12 August 2017
After an early Japanese buffet breakfast (think rice, miso soup, and fish, among other things), it was back on the bus for a full day of sightseeing in Tokushima, one of the four prefectures on Shikoku island.
Our first stop was seeing the vine bridges in Iya Valley, over the stunning Iya river. These bridges are famous in the area, but remote and take a while to get to. The journey there was long and twisting, but we passed beautiful stretches of forest, idyllic hidden villages, and various groups of other holiday-makers setting out for kayaking trips on the river.
There are a few different vine bridges in this valley, but their origins are mysterious. What we do know is that to create the bridges, wisteria vines are grown so that they can span the width of the gorge and be woven into bridges with wooden planking. It’s speculated that the bridges originally date to the 1100s, and are currently maintained by local artisans. Some of them (including the one we crossed) are reinforced by wire and side rails, but that doesn’t make them any less thrilling to cross! The wooden planking is set 7 inches apart, so you can clearly see the river rushing four and a half stories below you. I thought it was pretty neat, but this tourist attraction is definitely not for those with a fear of heights.
Our lunch that day was at a famous hotel near the river, and was a simple forest feast with various mushroom salads, grilled and fried root vegetables, and hearty soba noodles. The most delicious culinary surprise was shioyaki, a famous local delicacy. Shioyaki is a small fish that has been threaded on a skewer to look like it is swimming. It is then salted and grilled over charcoal. Squirt a bit of lemon on that bad boy and eat it off the stick like Golem in Lord of the Rings. Eating a whole fish feels a bit odd, and the bones are pretty crunchy, but it was pretty delicious!
After more time on the bus, in the afternoon we stopped in Mima for a stroll on Udatsu street, a historic street lined with Edo and Showa era buildings, some dating from the 1700s. It’s a quaint street that truly feels like stepping back in time, with some grand old houses and old-timey shops. I loved photographing the various vintage touches on these shop facades, like old postboxes and signs. It’s a pretty small street, so my friends and I also wandered off the main path to an idyllic stream and fantasized about which of the lofty old houses we would like to live in.
That evening we arrived in Tokushima for another dance festival, Awa Odori, the largest dance festival in Japan. Unlike the festival in Kochi, we had official seats in bleachers lining the street. You could tell this was a really big deal: everywhere we looked there were dance teams gathering, eating snacks and practicing steps, fanning themselves in the sweltering August heat to keep their makeup from running. We hastily bought some festival food and beer and found our seats.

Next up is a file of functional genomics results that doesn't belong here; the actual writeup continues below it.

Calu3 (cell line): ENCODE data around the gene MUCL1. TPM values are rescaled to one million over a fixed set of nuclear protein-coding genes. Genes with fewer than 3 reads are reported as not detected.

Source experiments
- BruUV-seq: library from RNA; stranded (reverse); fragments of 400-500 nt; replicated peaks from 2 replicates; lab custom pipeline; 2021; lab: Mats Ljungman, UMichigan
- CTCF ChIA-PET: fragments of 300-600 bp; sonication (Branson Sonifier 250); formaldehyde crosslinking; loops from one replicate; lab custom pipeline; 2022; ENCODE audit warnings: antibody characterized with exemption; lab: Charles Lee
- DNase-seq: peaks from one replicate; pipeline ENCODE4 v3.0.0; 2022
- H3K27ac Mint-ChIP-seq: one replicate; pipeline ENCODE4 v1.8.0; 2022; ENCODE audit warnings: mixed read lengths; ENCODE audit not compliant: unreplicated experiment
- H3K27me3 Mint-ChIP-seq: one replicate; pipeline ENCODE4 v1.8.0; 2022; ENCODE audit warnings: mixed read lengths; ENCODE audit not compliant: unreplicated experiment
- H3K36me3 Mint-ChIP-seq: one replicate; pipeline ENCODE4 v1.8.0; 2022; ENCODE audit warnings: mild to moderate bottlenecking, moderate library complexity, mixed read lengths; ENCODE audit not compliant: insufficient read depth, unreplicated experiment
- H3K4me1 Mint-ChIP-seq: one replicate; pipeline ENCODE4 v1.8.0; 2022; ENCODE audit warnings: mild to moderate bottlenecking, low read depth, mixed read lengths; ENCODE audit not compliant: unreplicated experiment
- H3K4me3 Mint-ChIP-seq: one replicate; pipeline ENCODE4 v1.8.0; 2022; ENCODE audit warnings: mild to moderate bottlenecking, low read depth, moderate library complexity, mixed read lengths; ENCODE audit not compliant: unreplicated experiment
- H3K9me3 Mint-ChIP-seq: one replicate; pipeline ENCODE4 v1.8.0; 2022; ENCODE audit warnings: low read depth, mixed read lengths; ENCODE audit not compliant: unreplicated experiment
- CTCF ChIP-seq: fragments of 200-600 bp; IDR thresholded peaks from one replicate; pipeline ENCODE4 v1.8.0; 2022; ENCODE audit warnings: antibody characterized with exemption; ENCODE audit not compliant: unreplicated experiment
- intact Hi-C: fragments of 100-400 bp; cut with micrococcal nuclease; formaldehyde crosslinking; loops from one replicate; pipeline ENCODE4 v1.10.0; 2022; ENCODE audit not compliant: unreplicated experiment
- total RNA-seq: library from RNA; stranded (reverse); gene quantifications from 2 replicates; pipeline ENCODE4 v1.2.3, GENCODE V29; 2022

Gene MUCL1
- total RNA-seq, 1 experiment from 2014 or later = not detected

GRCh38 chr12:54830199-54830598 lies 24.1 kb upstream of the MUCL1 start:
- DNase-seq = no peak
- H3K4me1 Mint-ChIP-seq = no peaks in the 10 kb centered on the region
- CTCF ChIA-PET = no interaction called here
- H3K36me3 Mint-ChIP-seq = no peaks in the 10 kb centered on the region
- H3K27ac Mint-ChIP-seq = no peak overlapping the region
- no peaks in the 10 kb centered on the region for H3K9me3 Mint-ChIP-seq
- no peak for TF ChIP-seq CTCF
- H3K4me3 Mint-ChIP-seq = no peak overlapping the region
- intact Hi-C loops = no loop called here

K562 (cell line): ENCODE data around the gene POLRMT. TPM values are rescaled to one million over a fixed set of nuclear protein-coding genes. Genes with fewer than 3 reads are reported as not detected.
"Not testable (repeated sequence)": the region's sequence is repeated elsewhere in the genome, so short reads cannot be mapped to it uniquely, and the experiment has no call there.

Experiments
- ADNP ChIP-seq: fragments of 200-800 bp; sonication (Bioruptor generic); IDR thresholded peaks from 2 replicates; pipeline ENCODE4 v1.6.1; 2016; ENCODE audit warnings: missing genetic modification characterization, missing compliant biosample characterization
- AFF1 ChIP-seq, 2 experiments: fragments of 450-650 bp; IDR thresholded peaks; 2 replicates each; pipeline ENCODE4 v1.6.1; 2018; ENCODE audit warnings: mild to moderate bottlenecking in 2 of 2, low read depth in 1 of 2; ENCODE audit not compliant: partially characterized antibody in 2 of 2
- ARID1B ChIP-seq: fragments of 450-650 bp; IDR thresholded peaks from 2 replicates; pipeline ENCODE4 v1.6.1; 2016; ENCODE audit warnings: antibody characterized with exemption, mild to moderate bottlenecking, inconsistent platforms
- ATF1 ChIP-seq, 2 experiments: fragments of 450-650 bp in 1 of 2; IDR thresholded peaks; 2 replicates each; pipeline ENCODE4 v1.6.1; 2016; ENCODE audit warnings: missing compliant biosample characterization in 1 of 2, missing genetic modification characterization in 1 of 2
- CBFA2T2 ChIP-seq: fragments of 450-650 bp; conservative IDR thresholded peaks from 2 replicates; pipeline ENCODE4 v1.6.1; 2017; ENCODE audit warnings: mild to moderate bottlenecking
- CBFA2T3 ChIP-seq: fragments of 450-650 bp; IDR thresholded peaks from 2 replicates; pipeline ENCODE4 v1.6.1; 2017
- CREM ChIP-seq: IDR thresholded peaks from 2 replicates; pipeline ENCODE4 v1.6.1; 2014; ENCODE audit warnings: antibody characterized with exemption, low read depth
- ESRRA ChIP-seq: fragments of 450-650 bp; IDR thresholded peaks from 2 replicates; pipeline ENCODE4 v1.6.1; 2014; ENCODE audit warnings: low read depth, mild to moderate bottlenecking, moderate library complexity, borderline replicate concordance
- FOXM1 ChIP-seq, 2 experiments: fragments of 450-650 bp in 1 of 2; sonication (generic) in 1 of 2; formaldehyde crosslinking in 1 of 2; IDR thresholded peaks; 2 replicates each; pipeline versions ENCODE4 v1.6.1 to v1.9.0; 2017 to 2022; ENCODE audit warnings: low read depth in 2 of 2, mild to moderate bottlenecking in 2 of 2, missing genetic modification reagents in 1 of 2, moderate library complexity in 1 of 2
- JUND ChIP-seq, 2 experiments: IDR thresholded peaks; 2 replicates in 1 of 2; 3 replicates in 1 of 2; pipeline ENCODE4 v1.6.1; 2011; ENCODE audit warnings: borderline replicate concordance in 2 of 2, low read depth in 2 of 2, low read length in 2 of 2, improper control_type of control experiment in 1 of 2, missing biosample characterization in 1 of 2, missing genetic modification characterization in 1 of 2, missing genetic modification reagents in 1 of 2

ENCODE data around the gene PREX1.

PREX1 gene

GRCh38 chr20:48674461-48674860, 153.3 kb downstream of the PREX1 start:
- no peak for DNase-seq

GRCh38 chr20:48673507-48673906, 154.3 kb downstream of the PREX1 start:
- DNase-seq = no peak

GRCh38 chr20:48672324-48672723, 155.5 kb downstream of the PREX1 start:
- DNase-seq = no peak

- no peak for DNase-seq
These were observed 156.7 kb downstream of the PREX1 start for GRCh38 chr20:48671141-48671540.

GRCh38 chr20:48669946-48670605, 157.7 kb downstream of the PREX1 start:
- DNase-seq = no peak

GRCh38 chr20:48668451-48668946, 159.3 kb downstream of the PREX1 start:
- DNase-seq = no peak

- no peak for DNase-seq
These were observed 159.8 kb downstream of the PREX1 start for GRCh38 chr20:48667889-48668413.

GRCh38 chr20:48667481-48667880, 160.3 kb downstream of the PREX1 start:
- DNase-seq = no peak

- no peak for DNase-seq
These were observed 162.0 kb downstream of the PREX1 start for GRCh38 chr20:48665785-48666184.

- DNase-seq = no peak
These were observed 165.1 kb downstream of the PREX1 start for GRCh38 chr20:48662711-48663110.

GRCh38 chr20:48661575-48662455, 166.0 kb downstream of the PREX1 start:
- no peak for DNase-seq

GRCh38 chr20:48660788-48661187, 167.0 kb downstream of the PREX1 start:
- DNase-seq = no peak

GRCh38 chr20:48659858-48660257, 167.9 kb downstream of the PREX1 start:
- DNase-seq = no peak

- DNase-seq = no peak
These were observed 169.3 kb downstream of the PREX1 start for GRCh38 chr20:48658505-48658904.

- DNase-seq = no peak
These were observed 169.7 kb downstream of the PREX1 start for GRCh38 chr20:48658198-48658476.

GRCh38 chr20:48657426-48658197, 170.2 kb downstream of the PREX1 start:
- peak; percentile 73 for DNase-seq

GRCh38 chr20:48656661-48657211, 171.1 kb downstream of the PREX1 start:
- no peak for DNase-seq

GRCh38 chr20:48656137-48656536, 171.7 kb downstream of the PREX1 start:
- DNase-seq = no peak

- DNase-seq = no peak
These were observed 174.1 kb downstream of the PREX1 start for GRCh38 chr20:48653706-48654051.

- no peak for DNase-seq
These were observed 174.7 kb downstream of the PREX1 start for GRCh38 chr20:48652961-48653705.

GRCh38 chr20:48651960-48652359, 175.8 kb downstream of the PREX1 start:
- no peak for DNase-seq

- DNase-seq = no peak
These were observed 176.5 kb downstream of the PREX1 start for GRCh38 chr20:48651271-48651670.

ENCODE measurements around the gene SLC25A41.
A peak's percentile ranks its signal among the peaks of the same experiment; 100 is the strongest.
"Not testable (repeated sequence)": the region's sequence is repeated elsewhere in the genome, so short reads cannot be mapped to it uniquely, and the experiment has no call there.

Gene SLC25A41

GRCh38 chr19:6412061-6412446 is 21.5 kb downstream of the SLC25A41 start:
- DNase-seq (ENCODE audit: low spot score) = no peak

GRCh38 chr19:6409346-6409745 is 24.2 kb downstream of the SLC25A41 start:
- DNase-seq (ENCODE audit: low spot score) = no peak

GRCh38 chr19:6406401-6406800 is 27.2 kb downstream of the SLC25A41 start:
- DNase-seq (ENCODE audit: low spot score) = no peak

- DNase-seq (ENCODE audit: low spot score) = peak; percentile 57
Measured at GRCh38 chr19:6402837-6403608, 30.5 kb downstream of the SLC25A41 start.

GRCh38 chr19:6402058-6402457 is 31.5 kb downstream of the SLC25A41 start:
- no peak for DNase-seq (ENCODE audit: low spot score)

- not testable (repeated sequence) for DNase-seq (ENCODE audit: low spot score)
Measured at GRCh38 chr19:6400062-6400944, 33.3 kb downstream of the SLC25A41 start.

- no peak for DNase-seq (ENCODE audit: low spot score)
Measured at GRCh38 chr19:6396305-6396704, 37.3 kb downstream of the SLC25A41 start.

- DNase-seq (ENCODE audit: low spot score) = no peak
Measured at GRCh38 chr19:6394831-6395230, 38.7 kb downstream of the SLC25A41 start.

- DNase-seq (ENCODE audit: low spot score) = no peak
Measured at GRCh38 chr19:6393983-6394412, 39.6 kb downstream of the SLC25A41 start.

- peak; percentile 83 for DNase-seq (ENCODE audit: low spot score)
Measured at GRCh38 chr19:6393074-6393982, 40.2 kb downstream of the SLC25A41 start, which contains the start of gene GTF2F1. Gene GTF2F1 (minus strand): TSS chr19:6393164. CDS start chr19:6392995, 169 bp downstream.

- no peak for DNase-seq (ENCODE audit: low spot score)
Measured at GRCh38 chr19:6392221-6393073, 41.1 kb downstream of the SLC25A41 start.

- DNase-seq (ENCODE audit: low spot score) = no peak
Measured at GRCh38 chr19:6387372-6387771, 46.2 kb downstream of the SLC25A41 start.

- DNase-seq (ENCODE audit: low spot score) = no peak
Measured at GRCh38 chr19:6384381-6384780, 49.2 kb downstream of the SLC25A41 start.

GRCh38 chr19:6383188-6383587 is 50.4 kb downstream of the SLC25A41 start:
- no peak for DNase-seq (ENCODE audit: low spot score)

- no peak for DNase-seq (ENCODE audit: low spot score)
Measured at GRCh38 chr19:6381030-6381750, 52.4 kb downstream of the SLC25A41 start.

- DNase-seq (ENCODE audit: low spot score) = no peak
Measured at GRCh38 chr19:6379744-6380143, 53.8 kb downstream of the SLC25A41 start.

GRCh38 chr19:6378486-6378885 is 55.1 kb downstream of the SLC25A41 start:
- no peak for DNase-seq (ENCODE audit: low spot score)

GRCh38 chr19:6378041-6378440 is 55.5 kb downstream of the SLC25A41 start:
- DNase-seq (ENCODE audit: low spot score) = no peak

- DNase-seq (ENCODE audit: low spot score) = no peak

The dancing at Awa Odori was a little different than what we had seen the previous night in Kochi. The Kochi festival felt more like a party, with more freedom given to the dance teams with regards to music and dance steps. In contrast, Awa Odori felt more official and organized, more like a parade, and surprisingly all of the teams did more or less the same steps to the same music. It is thought that this particular dance stems from a famous drunken party held in 1586 at the opening of Tokushima castle, and we know that by the 17th century the 3-day festival had been established. Nowadays, it’s quite a spectacle, attracting well over a million tourists each year with countless dance teams representing everything from theater groups to hospitals to cosmetic companies. It was fascinating to watch, but I admit I enjoyed the raucous atmosphere in Kochi more.
That night, we checked into another standard no-frills Japanese business hotel, and my coworkers and I went to a local izakaya together. Izakayas are traditional Japanese pubs, usually serving a wide menu of skewered meats, fried chicken, sashimi, and veggie sides like edamame and pickled cucumbers with a good selection of alcohol. The best izakayas are no-frills establishments that are open late with friendly servers and chatty locals. I love izakayas. They are simple, everyone can get what they want, and they are a great glimpse into Japanese culture.
It had been a truly remarkable day in Tokushima. While I’m not usually a tour bus person, and Japanese tour buses do come with their own unique set of annoyances (like the hostess who rambles on the microphone forever), I admit it was a great way to see many of the various delights that Tokushima had to offer. We had one day left, and thankfully there was still more magic to come.
*The photos in this post, as in all my posts lately, are a mix of film and iphone photography. Click on the the thumbnails for more information and to see the photos enlarged.